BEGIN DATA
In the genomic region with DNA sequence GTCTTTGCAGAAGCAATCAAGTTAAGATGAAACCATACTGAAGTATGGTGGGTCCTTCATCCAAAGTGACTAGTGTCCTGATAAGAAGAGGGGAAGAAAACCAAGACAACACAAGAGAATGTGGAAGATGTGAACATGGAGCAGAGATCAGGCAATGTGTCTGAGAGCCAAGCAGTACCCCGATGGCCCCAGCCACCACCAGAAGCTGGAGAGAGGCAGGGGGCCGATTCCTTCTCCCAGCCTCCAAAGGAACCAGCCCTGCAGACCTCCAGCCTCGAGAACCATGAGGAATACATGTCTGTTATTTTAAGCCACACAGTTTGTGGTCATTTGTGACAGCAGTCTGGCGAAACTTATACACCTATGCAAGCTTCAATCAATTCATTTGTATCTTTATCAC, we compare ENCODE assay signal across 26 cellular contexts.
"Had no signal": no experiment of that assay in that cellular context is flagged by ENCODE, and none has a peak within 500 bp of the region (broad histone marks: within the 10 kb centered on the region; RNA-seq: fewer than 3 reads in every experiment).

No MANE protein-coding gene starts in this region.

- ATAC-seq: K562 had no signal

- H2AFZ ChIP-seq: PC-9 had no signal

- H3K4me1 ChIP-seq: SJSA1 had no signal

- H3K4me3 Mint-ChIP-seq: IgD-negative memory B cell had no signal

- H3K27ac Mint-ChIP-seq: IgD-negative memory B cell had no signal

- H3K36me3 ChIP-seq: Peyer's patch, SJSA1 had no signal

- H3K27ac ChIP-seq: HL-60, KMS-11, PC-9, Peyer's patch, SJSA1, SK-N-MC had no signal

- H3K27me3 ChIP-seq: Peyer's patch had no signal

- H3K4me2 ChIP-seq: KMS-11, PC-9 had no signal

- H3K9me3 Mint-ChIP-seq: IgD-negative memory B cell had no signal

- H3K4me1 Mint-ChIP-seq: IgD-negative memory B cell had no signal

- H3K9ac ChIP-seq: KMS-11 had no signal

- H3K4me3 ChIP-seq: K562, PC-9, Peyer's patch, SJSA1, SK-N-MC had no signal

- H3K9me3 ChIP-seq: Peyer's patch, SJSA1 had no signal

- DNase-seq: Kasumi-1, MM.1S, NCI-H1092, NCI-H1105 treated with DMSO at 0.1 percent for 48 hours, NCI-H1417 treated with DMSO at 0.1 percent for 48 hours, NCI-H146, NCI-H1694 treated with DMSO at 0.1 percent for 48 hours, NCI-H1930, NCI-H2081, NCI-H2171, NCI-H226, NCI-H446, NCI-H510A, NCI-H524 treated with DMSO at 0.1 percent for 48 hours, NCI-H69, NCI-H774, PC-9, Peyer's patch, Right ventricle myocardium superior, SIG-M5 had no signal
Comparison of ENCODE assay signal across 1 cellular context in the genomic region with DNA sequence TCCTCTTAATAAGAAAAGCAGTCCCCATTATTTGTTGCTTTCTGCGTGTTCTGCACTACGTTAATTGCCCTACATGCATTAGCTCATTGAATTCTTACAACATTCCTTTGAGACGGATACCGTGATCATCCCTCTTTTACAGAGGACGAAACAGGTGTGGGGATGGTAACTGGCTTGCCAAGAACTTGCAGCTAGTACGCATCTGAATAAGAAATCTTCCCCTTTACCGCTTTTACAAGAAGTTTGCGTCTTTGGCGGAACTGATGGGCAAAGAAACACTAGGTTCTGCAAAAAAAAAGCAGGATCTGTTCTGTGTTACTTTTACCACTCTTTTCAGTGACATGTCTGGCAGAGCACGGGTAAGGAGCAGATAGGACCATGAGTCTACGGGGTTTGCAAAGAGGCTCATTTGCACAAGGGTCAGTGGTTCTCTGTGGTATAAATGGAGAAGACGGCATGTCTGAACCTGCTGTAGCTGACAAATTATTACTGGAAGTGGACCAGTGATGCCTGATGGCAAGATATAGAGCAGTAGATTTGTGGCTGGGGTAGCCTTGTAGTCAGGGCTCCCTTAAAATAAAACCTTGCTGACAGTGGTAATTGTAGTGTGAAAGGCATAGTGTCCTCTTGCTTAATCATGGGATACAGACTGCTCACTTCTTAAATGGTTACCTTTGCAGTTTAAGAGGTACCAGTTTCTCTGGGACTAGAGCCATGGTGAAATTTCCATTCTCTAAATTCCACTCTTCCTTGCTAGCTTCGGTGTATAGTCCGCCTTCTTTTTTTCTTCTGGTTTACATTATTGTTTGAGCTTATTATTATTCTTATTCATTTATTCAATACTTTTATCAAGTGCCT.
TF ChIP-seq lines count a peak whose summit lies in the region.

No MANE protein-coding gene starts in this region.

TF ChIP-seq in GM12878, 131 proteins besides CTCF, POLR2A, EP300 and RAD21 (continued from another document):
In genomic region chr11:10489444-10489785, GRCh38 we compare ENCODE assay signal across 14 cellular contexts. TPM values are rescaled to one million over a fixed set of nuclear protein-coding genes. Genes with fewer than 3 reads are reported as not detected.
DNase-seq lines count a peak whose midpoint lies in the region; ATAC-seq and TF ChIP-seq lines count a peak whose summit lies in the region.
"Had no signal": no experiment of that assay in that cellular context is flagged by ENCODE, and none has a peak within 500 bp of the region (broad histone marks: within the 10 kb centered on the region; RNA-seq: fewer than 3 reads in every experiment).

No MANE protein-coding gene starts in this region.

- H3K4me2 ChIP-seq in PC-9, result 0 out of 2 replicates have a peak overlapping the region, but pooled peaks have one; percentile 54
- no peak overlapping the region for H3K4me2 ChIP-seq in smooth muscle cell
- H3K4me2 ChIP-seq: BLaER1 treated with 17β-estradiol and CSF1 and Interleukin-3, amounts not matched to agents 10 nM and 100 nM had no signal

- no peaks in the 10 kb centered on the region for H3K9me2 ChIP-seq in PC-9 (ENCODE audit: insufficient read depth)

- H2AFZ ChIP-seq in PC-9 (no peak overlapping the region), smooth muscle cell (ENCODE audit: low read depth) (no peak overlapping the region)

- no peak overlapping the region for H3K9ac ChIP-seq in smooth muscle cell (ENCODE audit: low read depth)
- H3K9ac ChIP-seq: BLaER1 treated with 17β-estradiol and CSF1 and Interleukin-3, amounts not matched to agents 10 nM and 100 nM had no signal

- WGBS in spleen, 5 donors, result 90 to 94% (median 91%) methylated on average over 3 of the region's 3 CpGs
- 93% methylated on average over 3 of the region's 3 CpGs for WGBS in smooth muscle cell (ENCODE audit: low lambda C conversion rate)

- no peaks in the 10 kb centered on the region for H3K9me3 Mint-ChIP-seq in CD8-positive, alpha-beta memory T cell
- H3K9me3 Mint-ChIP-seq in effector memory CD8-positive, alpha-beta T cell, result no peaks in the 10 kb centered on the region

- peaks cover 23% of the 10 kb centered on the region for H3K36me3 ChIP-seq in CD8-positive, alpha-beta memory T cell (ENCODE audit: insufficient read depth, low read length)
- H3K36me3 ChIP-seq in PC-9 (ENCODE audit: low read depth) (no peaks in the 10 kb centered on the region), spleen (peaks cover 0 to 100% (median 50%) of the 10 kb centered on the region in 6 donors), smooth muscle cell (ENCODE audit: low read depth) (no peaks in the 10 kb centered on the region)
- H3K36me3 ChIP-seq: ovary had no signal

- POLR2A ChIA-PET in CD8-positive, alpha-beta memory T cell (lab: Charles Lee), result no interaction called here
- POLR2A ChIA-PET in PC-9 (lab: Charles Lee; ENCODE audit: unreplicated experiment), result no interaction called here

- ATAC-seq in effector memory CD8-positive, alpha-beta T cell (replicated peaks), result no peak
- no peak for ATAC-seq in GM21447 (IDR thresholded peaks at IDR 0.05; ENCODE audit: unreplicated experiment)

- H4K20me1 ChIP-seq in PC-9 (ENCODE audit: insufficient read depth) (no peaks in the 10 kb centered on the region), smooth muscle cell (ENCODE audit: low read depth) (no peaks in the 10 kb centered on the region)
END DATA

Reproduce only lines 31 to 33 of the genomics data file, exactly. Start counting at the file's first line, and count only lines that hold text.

- H2AFZ ChIP-seq in PC-9 (no peak overlapping the region), smooth muscle cell (ENCODE audit: low read depth) (no peak overlapping the region)

- no peak overlapping the region for H3K9ac ChIP-seq in smooth muscle cell (ENCODE audit: low read depth)
- H3K9ac ChIP-seq: BLaER1 treated with 17β-estradiol and CSF1 and Interleukin-3, amounts not matched to agents 10 nM and 100 nM had no signal